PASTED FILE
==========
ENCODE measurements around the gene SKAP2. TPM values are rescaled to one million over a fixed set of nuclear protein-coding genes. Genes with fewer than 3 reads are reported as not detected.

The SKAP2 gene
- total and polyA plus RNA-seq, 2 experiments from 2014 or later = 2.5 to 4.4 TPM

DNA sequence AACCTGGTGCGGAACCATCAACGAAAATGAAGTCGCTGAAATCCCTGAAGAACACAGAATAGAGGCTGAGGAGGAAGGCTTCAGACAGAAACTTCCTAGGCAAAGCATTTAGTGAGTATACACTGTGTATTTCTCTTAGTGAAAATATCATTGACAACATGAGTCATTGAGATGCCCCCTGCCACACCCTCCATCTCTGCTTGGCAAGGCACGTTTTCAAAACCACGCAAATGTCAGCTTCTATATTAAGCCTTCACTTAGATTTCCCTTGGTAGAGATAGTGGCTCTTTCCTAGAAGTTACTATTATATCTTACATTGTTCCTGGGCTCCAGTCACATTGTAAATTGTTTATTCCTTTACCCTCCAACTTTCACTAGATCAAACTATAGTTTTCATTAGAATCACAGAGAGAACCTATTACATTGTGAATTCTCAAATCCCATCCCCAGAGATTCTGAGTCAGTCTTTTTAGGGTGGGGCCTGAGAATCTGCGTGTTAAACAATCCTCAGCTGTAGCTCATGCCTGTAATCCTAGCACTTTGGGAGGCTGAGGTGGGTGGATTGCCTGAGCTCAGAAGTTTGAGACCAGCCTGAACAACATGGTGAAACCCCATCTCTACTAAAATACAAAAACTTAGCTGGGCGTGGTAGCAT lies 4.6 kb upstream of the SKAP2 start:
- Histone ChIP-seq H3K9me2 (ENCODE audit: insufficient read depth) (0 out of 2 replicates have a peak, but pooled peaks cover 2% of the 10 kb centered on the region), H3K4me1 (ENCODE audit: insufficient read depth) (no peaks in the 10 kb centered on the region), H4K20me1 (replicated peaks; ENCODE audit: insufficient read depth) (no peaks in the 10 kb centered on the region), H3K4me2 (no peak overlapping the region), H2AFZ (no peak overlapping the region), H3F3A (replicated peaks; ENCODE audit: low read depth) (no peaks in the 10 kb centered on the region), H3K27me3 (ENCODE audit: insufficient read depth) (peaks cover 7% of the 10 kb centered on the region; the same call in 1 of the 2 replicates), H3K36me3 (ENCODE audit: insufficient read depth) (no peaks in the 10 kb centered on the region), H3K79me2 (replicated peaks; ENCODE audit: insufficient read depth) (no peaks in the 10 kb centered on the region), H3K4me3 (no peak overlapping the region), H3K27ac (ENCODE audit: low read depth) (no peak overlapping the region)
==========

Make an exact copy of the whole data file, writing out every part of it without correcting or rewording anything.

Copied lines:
ENCODE measurements around the gene SKAP2. TPM values are rescaled to one million over a fixed set of nuclear protein-coding genes. Genes with fewer than 3 reads are reported as not detected.

The SKAP2 gene
- total and polyA plus RNA-seq, 2 experiments from 2014 or later = 2.5 to 4.4 TPM

DNA sequence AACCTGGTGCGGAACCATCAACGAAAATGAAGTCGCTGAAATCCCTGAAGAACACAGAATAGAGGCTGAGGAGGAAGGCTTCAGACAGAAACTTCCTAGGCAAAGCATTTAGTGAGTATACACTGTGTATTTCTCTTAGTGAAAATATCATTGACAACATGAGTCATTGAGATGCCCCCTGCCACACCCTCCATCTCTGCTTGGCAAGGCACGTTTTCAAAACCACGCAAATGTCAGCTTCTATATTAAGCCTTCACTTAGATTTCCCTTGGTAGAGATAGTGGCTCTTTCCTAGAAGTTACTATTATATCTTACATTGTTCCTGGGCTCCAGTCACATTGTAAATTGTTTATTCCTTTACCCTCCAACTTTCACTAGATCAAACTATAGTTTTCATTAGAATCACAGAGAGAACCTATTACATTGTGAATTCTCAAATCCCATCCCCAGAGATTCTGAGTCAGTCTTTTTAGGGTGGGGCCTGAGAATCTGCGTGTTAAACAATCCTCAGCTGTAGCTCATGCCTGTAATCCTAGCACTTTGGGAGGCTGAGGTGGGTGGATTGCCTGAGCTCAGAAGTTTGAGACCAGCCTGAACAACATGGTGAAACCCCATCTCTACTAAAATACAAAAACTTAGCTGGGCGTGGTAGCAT lies 4.6 kb upstream of the SKAP2 start:
- Histone ChIP-seq H3K9me2 (ENCODE audit: insufficient read depth) (0 out of 2 replicates have a peak, but pooled peaks cover 2% of the 10 kb centered on the region), H3K4me1 (ENCODE audit: insufficient read depth) (no peaks in the 10 kb centered on the region), H4K20me1 (replicated peaks; ENCODE audit: insufficient read depth) (no peaks in the 10 kb centered on the region), H3K4me2 (no peak overlapping the region), H2AFZ (no peak overlapping the region), H3F3A (replicated peaks; ENCODE audit: low read depth) (no peaks in the 10 kb centered on the region), H3K27me3 (ENCODE audit: insufficient read depth) (peaks cover 7% of the 10 kb centered on the region; the same call in 1 of the 2 replicates), H3K36me3 (ENCODE audit: insufficient read depth) (no peaks in the 10 kb centered on the region), H3K79me2 (replicated peaks; ENCODE audit: insufficient read depth) (no peaks in the 10 kb centered on the region), H3K4me3 (no peak overlapping the region), H3K27ac (ENCODE audit: low read depth) (no peak overlapping the region)